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VideoLost: Chocolate Lab, 3-year-old female, "Lala", wearing black string harness, since Jan. 21, Green and Wright Streets in Poth. Daniel and Happi miss you! Call Rebecca at 830-391-6292.
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Clerical help needed. Duties include answering phone, filing, greeting clients, data entry into QuickBooks. Send resumes to 1008 B Street, Floresville, Texas 78114 or email to polloksurveying@yahoo.com
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Gardening Q&A


Ask the Master Gardeners: November 2012




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Disclaimer:
Guadalupe County Master Gardeners is responsible for this content, which is not edited by the Wilson County News or wilsoncountynews.com.

November 2, 2012 | 1,450 views | Post a comment

Q: What is the difference between flowering kale and the kale we eat?

A: It is the same genus and species and is genetically the same as the kind we grow in vegetable gardens to eat. The flowering version was developed by growers for the foliage colors. It is basically still edible but most cooks just use the leaves to garnish a dish.

Kale is a form of cabbage in which the central leaves do not form a head. Nurseries carry various types of ornamental kale. The three leaf types, according to Kathie Carter of the Botany Plant Sciences Department of the University of California Riverside, are crinkle edged, feather leaved and round leaved. Each kind comes with red, pink or creamy white centers. I’ve just finished planting two types for contrast around my front bed: green with white center and dark purplish green with red center.

We treat ornamental kale as an annual, but it is really a biennial. Carter suggests planting kale in full sun October through November, ten to twelve inches apart. The plants thrive in cold weather, and, if acclimatized to the cold, can withstand temperatures as low as five degrees F.

If you start seeing holes in the leaves, remember that the same bugs that like cabbage and kale also like ornamental kale. Cabbage loopers and cabbage worms can be spotted on the underside of the leaves and can be easily mashed.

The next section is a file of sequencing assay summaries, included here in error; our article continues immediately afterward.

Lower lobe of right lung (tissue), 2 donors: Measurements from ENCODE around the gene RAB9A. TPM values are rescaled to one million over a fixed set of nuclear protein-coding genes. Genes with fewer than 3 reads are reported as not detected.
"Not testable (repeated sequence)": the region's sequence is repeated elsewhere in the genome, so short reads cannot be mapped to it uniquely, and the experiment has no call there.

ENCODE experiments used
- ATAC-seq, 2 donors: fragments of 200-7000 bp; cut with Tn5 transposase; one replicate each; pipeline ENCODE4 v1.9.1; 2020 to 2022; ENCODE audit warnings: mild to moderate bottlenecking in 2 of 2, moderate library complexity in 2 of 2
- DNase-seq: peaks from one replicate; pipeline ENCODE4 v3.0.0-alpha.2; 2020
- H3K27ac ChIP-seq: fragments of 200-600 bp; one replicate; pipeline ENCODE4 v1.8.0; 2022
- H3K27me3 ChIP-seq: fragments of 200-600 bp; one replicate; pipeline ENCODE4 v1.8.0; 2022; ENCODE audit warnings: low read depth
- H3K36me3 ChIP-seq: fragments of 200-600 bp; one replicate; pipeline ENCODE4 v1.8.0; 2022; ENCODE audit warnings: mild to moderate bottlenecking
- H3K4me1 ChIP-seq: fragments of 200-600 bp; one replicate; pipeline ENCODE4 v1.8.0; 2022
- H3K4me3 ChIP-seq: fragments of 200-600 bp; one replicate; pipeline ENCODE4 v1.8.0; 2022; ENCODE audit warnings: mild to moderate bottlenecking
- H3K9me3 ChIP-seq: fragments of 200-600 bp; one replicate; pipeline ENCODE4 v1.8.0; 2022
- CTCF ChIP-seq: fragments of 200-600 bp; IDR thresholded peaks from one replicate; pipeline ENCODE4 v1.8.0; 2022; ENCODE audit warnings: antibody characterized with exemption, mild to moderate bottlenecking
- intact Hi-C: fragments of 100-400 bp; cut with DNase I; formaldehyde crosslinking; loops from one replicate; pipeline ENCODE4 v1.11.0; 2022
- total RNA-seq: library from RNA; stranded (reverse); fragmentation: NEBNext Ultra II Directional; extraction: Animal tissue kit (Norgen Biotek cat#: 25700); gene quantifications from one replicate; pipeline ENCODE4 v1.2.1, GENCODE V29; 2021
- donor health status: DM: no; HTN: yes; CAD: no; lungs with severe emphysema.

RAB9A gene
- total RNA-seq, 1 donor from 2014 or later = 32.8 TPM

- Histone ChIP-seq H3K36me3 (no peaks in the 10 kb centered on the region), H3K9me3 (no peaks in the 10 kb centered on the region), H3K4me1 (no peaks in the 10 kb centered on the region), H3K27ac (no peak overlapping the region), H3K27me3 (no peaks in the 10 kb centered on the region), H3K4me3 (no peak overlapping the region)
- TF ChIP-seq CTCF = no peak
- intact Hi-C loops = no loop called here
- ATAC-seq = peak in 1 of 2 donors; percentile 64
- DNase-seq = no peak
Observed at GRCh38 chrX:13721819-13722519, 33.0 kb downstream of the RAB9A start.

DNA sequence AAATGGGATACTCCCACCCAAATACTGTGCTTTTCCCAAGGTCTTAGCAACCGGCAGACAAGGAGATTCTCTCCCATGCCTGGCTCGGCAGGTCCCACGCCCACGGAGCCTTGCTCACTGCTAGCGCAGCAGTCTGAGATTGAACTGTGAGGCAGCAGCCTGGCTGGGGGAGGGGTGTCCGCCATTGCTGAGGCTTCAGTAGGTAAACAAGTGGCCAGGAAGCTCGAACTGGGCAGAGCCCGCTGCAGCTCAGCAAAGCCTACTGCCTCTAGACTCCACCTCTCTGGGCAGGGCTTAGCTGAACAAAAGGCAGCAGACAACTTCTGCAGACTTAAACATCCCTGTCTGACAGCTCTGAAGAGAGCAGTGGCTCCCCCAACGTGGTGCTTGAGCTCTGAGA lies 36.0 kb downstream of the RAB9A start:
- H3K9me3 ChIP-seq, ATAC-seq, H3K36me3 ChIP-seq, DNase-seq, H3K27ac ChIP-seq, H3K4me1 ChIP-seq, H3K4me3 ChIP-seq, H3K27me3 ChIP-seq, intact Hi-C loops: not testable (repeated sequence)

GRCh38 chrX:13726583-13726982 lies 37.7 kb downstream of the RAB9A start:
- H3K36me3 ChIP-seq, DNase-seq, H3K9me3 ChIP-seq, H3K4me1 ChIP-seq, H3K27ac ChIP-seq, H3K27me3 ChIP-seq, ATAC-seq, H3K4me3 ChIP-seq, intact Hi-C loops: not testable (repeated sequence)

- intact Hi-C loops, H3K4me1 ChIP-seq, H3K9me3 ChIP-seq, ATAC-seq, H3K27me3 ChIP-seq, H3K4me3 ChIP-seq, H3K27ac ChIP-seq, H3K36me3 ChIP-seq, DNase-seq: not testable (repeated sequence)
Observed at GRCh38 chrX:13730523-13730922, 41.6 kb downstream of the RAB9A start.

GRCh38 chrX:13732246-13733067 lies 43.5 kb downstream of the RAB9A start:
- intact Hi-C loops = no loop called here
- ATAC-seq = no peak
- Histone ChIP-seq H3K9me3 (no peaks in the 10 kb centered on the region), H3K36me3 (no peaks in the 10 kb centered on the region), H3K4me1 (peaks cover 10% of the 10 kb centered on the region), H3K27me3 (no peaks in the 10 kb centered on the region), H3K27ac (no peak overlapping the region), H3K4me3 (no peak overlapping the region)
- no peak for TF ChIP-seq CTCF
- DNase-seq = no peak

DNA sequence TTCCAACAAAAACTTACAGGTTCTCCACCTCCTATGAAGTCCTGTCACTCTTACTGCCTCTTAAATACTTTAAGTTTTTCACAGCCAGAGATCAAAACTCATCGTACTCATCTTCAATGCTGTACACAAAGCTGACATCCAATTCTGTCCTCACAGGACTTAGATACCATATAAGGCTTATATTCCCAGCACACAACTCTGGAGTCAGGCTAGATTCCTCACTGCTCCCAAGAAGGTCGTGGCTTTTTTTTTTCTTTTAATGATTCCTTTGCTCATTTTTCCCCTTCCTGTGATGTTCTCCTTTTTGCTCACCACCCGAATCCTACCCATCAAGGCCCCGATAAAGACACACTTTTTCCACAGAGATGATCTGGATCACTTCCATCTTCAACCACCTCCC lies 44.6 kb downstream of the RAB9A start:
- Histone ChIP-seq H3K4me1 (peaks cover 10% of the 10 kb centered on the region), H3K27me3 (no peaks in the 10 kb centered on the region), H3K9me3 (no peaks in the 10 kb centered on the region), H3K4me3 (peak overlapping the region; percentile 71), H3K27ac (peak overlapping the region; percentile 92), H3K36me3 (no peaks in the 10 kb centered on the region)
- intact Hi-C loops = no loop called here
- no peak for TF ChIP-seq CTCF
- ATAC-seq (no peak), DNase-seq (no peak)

Q: I see fall aster blooming by the side of road. Can I buy it in the nursery now?

A: All our area nurseries are carrying fall aster right now as it is one of the NICE! recommended plants for this quarter. NICE! (Natives Instead of Common Exotics) is the program promoted by the Guadalupe and Comal Chapters of the Native Plant Society of Texas. Fall aster (Aster oblongifolium) grows two to three feet tall and is a great perennial for this area. It freezes to the ground in winter but will come back in the spring. You need to trim the plant to the rosette at the base of the plant in early spring. Baby plants form around the outside of the base. The NPSOT recommends dividing the clumps of plants every third year.

Fall aster is very drought tolerant once it develops deep roots. After the new plant is placed in the ground, you should water well with a root stimulator. Then, for the first three months, water the plant when the top two to three inches of soil is dry.

Plants can be grown in well-drained rocky, calcareous or sandy soils in full sun. The flowers attract butterflies.

NOTE: Don’t forget to put a cutting of basil in a jar of water on your window sill before the first freeze for use during the winter.

Clara Mae Marcotte is a Texas Master Gardener with Texas A&M AgriLife Extension. If you have a question to be answered, call the Master Gardeners at 830-379-1972 or leave a message to be answered. The website is guadalupecountymastergardeners.org. The Master Gardener research library is open Mondays from 8:30 to noon, on the second floor of the Texas A&M AgriLife Extension building, 210 East Live Oak in Seguin.
 
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